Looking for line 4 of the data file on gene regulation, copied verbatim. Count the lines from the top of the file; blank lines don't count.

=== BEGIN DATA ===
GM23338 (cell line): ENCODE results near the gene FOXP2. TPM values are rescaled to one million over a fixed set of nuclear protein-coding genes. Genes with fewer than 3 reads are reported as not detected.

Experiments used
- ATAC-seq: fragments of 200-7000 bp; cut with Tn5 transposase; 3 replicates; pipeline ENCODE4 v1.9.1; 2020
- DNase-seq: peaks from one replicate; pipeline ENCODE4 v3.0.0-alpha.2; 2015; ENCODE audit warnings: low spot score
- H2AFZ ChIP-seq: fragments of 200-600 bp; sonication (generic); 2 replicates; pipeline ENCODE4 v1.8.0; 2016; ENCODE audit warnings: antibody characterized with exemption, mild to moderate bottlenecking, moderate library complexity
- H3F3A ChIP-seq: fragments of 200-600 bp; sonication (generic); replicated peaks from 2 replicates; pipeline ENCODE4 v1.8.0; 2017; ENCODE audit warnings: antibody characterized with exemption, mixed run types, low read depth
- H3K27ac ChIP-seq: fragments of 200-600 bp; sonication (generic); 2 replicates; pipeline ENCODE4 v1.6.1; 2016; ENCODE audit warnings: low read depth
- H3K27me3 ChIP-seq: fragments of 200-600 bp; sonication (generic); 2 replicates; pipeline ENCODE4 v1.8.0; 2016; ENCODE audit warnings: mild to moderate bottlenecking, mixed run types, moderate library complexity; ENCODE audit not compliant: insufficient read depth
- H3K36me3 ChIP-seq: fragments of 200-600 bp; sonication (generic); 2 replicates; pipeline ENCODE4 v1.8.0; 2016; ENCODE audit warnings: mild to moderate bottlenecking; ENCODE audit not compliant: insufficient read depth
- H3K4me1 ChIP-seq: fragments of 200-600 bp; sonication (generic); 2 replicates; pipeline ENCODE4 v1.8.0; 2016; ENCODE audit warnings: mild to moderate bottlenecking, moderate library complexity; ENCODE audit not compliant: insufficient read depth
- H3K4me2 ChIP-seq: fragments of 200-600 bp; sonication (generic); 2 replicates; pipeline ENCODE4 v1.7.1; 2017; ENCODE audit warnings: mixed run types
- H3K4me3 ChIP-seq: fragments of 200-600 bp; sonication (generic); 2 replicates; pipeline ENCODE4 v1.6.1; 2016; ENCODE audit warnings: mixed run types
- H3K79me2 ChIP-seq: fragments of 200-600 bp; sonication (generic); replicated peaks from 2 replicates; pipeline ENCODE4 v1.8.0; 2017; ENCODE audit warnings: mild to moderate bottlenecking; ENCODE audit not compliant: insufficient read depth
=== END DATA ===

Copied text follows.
- DNase-seq: peaks from one replicate; pipeline ENCODE4 v3.0.0-alpha.2; 2015; ENCODE audit warnings: low spot score